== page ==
Going to concerts … in your own home?

With COVID-19, a lot has changed with the world and especially with the entertainment industry. Live concerts could become a thing of the past, with artists and bands now performing live over the internet instead of in person during this pandemic. 

For example, iHeartRadio hosted its first-ever “iHeartRadio’s Living Black” concert on February 20, 2021. Jhené Aiko, Roddy Ricch, 21 Savage, Kirk Franklin, and more performed. This concert was a part of iHeartRadio’s Black History Month Celebrations. Listeners were able to tune in for free across the different iHeartRadio’s listening platforms.

For a virtual concert to happen, the musician or band must first choose their platform to be able to broadcast their music, such as Youtube or Instagram Live. The musicians also have to decide if they want fans to be able to chat during it, how long the concert can be accessed afterward, who has access to the link, and how many people can view the show. Some artists will require people to purchase a ticket in order to view the concert. If a person must buy a ticket, they will then be emailed a link to watch the show, but if it is free, they can stream it wherever it is live. Some virtual concerts are live, and some are recorded beforehand, edited together, and then aired. The benefit of it being prerecorded is that if a musician makes a mistake, they can restart without any of their fans knowing, and it also gets rid of the possibility of technical issues.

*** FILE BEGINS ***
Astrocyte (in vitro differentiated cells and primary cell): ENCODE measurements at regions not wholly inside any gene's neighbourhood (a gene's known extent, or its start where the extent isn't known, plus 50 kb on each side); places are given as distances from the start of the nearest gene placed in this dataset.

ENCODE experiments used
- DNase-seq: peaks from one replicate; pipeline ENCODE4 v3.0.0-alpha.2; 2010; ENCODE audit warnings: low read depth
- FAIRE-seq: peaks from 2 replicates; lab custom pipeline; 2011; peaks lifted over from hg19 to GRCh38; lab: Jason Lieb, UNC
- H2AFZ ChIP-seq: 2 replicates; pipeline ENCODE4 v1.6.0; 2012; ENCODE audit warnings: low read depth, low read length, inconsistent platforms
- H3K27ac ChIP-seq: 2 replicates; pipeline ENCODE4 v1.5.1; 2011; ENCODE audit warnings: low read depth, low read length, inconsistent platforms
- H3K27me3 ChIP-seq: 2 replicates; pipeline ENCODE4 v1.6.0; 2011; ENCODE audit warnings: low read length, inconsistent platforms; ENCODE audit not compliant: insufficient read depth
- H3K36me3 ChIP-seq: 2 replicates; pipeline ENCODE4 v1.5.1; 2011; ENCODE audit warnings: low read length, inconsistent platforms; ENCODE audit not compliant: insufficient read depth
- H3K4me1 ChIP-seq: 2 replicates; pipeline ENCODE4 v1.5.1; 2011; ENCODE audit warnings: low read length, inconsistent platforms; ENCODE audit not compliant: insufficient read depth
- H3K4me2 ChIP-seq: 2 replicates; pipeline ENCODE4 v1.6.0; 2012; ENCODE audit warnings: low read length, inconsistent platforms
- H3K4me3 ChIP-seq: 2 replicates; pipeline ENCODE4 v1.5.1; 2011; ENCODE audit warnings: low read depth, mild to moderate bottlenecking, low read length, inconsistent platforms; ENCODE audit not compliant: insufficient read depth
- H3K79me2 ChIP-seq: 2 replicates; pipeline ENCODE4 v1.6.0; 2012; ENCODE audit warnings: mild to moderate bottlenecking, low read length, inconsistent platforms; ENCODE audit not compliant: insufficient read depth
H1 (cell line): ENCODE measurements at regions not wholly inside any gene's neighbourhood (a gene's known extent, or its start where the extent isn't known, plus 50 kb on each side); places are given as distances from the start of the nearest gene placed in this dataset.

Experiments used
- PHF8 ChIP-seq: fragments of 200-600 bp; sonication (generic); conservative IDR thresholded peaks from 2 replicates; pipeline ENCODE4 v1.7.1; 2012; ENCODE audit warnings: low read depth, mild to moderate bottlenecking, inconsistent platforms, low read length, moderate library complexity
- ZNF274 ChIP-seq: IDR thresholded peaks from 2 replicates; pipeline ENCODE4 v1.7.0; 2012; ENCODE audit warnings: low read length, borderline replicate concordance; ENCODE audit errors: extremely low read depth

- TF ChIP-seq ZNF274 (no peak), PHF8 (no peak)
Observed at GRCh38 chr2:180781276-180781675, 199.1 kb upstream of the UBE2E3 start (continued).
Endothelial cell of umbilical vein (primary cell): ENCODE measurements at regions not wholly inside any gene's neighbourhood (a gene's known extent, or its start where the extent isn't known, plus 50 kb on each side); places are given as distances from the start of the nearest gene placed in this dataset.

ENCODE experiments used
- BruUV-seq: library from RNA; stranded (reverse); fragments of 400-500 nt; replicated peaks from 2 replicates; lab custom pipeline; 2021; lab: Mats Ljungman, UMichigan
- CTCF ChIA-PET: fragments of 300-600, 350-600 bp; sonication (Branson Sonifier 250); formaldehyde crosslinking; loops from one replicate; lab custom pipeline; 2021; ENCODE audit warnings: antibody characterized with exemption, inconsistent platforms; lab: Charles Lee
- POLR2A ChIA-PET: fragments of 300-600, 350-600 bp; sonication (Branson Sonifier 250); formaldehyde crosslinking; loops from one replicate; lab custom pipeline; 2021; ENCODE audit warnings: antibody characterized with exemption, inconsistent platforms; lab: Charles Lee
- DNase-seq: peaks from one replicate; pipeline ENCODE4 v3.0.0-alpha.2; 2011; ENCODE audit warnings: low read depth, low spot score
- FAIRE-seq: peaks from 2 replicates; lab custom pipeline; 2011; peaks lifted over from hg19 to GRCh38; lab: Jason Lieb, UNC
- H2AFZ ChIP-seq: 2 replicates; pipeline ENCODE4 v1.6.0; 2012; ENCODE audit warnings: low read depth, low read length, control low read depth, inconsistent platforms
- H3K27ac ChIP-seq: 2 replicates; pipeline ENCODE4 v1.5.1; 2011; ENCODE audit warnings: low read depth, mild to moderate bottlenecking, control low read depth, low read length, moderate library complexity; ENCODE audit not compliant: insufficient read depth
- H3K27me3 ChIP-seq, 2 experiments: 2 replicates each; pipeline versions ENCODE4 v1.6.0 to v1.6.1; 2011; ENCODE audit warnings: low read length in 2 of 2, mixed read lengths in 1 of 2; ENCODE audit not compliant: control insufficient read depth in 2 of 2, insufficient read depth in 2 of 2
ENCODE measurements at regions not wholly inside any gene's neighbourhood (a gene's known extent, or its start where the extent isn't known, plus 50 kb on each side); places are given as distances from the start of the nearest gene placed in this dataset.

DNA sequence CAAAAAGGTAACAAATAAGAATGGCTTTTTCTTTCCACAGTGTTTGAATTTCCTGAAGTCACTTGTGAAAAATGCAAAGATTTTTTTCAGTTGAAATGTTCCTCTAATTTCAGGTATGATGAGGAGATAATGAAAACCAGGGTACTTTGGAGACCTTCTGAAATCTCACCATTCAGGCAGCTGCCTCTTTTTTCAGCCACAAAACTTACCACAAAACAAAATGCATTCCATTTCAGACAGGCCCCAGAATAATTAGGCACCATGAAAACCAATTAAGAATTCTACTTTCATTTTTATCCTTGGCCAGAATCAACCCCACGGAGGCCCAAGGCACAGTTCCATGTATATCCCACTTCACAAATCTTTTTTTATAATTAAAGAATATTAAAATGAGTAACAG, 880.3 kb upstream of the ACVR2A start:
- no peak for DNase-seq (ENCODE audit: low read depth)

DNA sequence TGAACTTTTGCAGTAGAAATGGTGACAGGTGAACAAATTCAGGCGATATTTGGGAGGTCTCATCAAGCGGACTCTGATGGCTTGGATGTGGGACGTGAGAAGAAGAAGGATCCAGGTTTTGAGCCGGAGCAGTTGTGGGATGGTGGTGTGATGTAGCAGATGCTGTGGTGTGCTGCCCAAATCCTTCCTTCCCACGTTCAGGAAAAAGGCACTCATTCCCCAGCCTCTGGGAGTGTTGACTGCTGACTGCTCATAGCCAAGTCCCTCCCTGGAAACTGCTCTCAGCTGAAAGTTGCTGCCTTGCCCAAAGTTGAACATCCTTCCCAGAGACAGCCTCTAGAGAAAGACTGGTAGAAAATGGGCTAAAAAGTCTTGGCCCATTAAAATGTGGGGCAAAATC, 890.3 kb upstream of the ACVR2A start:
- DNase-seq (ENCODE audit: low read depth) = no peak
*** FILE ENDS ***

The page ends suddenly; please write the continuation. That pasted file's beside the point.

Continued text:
The yearly Kiss 108 Jingle Ball Concert for 2020 was held virtually on December 10, starting at 9:00 p.m., with the artists streaming in from their homes. Tickets depending on the city usually sell for an average of $157 per ticket, but in 2020, the Jingle Ball was free. Many other artists have also started performing for free during the COVID-19 pandemic. Last year on March 18, 2020, John Legend and his wife Chrissy Teigen hosted an Instagram Live where fans could join and submit music requests, and then John Legend would sing some of the requests. One of the benefits of virtual concerts is that many listeners who in the past would not be able to attend these concerts now have the opportunity to do so. 

Anna Fattaey ’21 has been to five virtual concerts, all of which have required tickets. Anna said, “They were fun and it was good to be able to see live music. All the money used to buy the tickets were donated to a charity of the artist’s choice. I prefer in-person concerts because of the atmosphere and being able to see the person who is performing.”

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